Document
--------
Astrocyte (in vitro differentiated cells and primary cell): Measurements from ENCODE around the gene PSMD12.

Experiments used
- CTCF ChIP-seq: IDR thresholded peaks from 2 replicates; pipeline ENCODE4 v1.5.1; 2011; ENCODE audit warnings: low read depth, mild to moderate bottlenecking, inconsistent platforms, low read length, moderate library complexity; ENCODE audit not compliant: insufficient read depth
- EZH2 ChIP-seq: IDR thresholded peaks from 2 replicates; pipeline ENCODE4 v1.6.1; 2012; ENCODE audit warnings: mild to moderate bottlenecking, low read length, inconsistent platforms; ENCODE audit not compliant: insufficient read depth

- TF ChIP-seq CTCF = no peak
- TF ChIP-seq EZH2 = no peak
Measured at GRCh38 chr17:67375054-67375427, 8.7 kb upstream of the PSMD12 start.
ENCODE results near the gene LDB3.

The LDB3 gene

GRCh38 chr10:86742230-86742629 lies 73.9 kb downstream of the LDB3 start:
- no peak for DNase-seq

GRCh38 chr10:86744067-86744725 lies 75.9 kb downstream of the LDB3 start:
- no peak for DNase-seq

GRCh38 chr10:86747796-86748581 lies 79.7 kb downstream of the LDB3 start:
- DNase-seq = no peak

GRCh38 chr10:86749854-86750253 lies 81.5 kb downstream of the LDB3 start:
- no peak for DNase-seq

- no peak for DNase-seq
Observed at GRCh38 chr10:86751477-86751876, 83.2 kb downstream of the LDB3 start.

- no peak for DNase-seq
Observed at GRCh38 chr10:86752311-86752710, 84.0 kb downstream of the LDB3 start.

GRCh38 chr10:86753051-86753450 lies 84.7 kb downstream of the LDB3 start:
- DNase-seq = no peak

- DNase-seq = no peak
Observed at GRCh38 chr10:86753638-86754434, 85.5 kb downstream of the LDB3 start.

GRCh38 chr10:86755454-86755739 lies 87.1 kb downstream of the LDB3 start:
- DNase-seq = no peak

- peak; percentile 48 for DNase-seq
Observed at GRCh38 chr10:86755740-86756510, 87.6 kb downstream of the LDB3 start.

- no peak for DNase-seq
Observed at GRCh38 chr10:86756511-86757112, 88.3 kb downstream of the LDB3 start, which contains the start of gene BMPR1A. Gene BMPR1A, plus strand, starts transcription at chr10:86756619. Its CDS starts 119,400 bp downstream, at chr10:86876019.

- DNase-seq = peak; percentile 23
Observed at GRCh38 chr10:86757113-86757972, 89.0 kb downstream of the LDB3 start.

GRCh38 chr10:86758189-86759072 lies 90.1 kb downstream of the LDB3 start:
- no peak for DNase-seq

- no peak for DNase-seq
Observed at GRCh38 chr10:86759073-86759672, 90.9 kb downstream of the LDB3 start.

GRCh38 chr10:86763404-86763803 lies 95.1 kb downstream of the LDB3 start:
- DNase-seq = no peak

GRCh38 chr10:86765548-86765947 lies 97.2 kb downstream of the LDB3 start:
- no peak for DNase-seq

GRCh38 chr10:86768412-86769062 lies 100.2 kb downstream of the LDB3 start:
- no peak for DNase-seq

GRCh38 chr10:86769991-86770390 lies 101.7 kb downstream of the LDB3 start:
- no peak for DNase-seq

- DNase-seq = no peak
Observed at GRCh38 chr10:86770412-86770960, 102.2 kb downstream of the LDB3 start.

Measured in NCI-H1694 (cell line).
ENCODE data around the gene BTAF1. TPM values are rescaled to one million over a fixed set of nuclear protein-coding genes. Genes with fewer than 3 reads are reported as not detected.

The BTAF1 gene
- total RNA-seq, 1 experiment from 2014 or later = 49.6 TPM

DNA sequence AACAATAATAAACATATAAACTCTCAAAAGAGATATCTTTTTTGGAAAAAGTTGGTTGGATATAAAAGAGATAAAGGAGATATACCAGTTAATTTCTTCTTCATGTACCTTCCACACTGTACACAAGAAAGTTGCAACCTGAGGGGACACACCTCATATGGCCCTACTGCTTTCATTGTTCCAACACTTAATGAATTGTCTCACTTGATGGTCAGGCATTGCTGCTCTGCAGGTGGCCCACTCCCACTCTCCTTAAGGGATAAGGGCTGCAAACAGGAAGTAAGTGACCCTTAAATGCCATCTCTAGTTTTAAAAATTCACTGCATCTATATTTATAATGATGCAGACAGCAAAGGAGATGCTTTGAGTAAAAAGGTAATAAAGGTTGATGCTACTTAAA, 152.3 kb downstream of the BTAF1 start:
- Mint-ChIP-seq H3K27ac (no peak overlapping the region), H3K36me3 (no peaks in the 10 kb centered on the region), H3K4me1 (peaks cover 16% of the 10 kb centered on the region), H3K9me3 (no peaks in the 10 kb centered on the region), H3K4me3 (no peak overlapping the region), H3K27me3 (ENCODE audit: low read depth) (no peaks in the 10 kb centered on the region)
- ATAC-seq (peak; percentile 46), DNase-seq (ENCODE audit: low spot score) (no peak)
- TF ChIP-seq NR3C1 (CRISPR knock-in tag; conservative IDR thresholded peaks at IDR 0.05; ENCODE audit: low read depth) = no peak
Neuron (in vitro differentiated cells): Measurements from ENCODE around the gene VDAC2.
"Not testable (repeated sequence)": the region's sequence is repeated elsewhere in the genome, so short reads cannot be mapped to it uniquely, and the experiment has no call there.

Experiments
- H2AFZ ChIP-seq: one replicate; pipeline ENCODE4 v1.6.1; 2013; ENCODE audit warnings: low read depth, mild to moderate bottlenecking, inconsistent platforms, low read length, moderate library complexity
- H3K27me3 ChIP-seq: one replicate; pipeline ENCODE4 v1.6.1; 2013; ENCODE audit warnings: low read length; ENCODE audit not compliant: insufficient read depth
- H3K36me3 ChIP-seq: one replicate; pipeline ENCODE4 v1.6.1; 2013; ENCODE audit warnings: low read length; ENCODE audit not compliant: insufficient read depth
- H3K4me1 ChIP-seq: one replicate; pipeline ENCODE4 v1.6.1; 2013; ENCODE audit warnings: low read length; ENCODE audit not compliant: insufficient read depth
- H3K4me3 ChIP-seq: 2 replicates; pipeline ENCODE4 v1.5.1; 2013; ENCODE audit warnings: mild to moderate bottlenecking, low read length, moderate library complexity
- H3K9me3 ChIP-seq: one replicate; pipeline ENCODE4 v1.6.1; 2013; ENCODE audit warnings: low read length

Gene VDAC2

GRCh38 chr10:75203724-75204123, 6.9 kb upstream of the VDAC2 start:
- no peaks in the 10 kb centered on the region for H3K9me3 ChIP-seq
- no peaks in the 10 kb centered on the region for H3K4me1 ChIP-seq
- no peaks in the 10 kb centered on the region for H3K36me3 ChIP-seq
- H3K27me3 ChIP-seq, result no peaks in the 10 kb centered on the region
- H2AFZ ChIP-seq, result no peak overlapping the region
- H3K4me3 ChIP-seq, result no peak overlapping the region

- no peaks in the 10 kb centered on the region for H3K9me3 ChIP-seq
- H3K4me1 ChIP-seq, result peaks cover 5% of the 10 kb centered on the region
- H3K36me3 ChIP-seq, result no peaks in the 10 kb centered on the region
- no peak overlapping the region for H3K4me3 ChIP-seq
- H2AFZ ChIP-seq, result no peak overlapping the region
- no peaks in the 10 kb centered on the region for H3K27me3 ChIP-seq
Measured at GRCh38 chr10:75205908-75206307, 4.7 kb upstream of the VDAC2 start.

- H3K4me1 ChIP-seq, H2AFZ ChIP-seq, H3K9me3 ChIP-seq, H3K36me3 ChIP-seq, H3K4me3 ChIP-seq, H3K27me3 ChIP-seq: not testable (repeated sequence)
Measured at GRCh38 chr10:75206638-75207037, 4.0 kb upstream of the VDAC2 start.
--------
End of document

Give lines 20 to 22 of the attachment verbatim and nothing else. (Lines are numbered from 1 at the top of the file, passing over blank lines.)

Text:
- no peak for DNase-seq
Observed at GRCh38 chr10:86752311-86752710, 84.0 kb downstream of the LDB3 start.

GRCh38 chr10:86753051-86753450 lies 84.7 kb downstream of the LDB3 start: